If you attended an electronic dance music nightclub or festival in New York City sometime between July and September of 2015, you might have been approached by an odd bouncer asking for your hair instead of an I.D.
Actually, that might not have been a bouncer, but rather a researcher from New York University and the hair they were asking for was used to test for the prevalence of new psychoactive substances (NPS) like “bath salts.” Perhaps made famous by the face-eating incident in Miami in 2012, “bath salts” are synthetic stimulants that behave like amphetamines, cocaine and MDM.
NPS mimic traditional illegal drugs like “Molly,” cocaine and ketamine, but their side-effects and toxicity are still largely unknown. According to the DEA, people who abuse “bath salts” have reported “agitation, insomnia, irritability, dizziness, depression, paranoia, delusions, suicidal thoughts, seizures and panic attacks.”
In a recently published study in the Journal of Analytical Toxicology, researchers analyzed 80 samples of hair and found 26 samples tested positive for a new psychoactive substance. Twenty-five of those samples tested positive for a “bath salt” called butylone.
The advantage for using hair samples is that they reliably provide a person’s drug history from months ago. According to the study, every centimeter corresponds to a month of time. Testing other specimens like urine, blood or saliva isn’t as effective since traces of NPS could be gone within hours or days of consumption.
The hair collection process wasn’t as simple as plucking a single hair from a person’s head. Researchers first had to get each participant’s full consent to complete a 10-minute survey and then collect a lock of about 100 hairs. The researchers, according to the study, would often use clean scissors to cut a small lock of hair from the edge of the participant’s scalp. The hair was folded up in tin foil and saved in a labeled envelope. For some of the male attendees that didn’t have long enough hair on their head, the researchers used an electronic buzzer to collect hair from the arm, chest or leg.
As you might imagine, the research subjects were certainly eccentric and charismatic. You don’t often hear about researchers collecting hair samples outside of New York nightclubs at 2 a.m. But that’s what Dr. Joseph Palamar, a contributing author for this study and an assistant professor at New York University, and other researchers did. Palmar was quoted in a philly.com article recounting his experience.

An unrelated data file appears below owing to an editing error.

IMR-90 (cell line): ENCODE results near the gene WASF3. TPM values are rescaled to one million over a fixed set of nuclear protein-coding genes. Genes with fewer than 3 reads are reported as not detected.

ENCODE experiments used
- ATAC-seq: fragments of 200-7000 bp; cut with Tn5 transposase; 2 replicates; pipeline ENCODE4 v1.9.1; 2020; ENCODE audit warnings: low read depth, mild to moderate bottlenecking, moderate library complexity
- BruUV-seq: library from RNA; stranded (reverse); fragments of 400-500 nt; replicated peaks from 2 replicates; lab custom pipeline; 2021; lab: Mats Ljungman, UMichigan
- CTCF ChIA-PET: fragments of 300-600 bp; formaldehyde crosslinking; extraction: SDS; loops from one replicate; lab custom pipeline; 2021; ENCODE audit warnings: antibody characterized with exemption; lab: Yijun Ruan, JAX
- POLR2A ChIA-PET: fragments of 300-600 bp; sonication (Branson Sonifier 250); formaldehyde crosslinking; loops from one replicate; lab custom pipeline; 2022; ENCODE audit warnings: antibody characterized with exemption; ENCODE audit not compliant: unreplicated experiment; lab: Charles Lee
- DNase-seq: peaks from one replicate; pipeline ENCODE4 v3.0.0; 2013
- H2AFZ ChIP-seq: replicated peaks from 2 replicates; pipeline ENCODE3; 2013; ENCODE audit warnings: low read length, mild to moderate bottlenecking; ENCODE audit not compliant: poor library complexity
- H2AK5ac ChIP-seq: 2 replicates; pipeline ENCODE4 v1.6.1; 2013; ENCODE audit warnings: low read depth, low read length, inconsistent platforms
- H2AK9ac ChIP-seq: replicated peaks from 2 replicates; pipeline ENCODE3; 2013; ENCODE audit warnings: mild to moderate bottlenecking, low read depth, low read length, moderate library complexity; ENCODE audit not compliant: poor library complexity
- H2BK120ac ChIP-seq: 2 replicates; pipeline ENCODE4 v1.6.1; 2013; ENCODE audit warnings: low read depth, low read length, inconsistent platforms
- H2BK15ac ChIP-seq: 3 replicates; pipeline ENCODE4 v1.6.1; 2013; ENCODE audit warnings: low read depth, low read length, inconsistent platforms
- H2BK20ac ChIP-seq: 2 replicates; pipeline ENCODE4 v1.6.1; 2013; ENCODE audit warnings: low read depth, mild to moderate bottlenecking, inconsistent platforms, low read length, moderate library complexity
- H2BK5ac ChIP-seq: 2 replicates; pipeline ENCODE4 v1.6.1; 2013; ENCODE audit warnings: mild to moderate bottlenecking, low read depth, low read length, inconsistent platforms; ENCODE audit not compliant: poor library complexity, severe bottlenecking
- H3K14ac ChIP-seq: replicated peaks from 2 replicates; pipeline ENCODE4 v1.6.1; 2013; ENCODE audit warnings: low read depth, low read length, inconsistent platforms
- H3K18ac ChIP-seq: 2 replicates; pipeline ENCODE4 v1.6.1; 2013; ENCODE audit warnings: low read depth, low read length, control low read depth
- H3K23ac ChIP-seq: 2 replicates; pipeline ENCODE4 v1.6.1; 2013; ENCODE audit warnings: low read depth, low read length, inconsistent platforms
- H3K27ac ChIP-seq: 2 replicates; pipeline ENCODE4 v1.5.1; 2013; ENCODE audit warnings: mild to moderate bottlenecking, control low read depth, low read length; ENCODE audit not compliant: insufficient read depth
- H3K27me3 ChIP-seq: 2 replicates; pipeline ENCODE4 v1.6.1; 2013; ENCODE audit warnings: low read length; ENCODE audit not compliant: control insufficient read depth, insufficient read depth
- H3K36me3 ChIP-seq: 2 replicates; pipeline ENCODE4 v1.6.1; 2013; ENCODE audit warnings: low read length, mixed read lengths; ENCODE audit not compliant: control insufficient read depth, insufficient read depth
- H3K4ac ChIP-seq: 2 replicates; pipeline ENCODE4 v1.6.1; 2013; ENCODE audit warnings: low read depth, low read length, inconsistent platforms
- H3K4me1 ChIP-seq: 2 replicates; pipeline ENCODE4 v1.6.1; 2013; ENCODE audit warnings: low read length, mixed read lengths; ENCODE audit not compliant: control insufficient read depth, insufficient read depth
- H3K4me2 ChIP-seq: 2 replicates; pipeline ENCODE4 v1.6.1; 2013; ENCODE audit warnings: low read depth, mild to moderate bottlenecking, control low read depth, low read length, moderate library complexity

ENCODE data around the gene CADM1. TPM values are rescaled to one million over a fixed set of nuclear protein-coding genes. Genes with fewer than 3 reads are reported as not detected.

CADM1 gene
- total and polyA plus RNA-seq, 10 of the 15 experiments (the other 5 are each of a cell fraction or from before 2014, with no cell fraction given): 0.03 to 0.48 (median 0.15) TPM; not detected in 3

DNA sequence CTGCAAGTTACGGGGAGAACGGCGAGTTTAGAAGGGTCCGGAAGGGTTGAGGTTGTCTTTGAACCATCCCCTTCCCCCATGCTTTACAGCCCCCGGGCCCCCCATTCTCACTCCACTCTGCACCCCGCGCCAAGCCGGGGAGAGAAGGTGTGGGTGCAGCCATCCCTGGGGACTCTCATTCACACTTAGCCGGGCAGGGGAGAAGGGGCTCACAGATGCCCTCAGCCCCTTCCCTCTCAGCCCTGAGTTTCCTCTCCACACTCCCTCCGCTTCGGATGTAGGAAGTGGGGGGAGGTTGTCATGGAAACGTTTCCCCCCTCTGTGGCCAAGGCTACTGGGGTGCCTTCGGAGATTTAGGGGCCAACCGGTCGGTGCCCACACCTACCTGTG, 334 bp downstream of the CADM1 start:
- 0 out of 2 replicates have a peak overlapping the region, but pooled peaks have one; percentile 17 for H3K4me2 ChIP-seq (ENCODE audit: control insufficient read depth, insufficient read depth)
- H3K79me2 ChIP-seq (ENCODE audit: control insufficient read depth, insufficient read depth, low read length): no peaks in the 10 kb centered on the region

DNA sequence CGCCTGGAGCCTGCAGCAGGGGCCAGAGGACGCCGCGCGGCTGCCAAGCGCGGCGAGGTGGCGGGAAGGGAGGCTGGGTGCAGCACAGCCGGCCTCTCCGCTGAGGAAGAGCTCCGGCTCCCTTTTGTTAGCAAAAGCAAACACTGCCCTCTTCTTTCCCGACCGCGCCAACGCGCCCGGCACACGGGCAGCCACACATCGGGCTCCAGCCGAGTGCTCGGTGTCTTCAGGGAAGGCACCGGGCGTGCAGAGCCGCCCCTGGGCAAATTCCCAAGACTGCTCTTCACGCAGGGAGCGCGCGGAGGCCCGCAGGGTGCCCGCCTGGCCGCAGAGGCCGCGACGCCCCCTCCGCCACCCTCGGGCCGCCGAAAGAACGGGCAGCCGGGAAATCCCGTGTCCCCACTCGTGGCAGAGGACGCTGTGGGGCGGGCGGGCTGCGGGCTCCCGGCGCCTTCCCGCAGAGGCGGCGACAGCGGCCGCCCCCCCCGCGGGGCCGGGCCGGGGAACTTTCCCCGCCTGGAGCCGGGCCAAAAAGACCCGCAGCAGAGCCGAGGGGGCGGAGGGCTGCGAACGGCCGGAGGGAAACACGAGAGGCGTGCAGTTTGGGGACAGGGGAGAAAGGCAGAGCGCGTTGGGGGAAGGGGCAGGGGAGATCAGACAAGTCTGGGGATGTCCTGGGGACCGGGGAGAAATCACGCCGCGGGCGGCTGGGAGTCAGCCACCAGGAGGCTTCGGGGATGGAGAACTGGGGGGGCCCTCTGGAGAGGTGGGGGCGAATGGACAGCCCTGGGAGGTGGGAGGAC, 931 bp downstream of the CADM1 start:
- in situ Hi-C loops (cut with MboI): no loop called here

“I’m doing it in the dark. I can’t see anything,” he said. “Meanwhile people are laughing and Tweeting ‘I just donated my pubes to science!’.”
Palamar discovered in a previous study that 41 percent of nightclub/festival attendees who reported using ecstasy or “Molly” also tested positive for “bath salts” despite telling the researchers that they hadn’t consumed any.
This research, however, has a serious purpose.
The nightclub-goer demographic is a particularly high-risk population. In the past decade, hundreds of new psychoactive substances have emerged in the drug market, according to the study. Since MDMA or “Molly” can also be purchased as a powder substance as opposed to pills or capsules, it is much more difficult for drug users to determine if “bath salts” or other compounds are also mixed in.
There is little known about the prevalence of NPS among the general population. And, according to the study, few drug consumption surveys also ask about NPS use despite the growing evidence that drug consumers aren’t aware that new psychoactive substances are living in camouflage among the mixtures of other drugs like ecstasy/MDMA/Molly. Collecting hair outside nightclubs and festivals might be our best scientific means to evaluate drug exposures, no matter how hairy the process might be.